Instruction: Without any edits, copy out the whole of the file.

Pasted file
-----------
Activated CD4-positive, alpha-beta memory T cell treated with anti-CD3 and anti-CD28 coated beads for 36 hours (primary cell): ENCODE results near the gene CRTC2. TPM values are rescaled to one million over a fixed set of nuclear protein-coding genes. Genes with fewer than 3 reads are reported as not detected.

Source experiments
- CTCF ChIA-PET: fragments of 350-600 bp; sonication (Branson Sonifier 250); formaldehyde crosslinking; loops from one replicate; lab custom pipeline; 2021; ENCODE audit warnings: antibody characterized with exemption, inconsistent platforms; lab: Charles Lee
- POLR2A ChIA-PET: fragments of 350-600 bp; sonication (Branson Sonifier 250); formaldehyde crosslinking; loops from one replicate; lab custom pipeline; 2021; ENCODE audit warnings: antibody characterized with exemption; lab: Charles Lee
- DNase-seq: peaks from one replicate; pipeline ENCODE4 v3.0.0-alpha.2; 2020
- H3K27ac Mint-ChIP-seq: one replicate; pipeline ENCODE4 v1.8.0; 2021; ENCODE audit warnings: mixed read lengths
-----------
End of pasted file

Activated CD4-positive, alpha-beta memory T cell treated with anti-CD3 and anti-CD28 coated beads for 36 hours (primary cell): ENCODE results near the gene CRTC2. TPM values are rescaled to one million over a fixed set of nuclear protein-coding genes. Genes with fewer than 3 reads are reported as not detected.

Source experiments
- CTCF ChIA-PET: fragments of 350-600 bp; sonication (Branson Sonifier 250); formaldehyde crosslinking; loops from one replicate; lab custom pipeline; 2021; ENCODE audit warnings: antibody characterized with exemption, inconsistent platforms; lab: Charles Lee
- POLR2A ChIA-PET: fragments of 350-600 bp; sonication (Branson Sonifier 250); formaldehyde crosslinking; loops from one replicate; lab custom pipeline; 2021; ENCODE audit warnings: antibody characterized with exemption; lab: Charles Lee
- DNase-seq: peaks from one replicate; pipeline ENCODE4 v3.0.0-alpha.2; 2020
- H3K27ac Mint-ChIP-seq: one replicate; pipeline ENCODE4 v1.8.0; 2021; ENCODE audit warnings: mixed read lengths